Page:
Alon Rosenthal – The year 2015 was no different – more successful attacks by hackers and malicious insiders. In years past, what was once considered an “advanced” attack (e.g., credential theft, social hacking) has become a common practice today with the widely available sophisticated malware and exploits that once were used by only a few.
The APT market clutter has dissolved as we discovered that the solutions security vendors claimed to be able to prevent advanced threat breaches, could not. Additionally, the recent hype of “analytics and machine learning” is gradually eroded by the fact that these solutions failed to stop all recent attacks – not to mention they are blind to malicious insider attacks (see Alon’s SIEM+UBA blog) and therefore, are ultimately worthless against hackers. As a result, I expect only a handful of “pure UBA” players to survive in 2016. The rest will become the living dead, hoping to sell their technology/employee talent to a large vendor.
Global 2000s need to be increasingly weary of a new level of threat – Strategic Data Theft, Manipulation and Disruption, where not only is sensitive data stolen, but core data and sensitive business transactions are manipulated and fraudulent transactions are committed as well. Consider the potentially devastating consequences of transaction manipulation from every corner of your company’s infrastructure.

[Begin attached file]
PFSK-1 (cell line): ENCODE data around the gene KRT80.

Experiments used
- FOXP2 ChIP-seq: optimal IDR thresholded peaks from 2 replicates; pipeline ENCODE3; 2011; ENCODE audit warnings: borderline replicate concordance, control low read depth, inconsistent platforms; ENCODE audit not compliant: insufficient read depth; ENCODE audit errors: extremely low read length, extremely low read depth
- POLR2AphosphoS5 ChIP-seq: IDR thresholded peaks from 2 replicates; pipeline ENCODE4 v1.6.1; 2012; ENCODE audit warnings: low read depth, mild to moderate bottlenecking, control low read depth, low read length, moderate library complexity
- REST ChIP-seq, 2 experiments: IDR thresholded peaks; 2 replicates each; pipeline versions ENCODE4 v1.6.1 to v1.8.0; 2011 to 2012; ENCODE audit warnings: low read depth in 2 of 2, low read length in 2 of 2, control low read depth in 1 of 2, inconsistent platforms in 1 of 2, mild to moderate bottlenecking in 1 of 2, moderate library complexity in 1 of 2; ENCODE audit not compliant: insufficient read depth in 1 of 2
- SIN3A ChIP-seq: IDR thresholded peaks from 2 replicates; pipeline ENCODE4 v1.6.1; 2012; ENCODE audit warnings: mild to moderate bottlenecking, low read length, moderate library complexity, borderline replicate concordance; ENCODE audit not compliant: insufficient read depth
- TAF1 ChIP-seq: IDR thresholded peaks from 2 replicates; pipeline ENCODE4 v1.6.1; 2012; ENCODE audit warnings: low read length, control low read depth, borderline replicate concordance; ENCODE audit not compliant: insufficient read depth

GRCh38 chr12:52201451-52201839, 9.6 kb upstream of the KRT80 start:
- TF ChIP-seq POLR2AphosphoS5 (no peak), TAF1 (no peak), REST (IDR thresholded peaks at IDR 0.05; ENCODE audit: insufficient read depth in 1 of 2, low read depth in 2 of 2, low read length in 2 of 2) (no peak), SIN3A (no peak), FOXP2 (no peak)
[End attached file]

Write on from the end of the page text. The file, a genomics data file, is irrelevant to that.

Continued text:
Here are some trends that I predict the industry and CISO’s will embrace in 2016 –the year we get back to basics.
a. Ensuring that their organization knows where sensitive data is found (using advanced data classification techniques).
b. Putting in place sensitive data flow monitors and forensics capabilities.
c. Analyzing these data flows in real-time, so outliers can be detected immediately and accurately while attacks are stopped in their tracks.
d. Embedding data flow controls that can instantly respond to hacker or malicious insider abuse. These actions can include dynamic masking, anonymization, redaction and row level security. If the organizations to not start doing it in 2016, regulatory forces around data privacy and data cross border controls will enforce them to do so in 2017.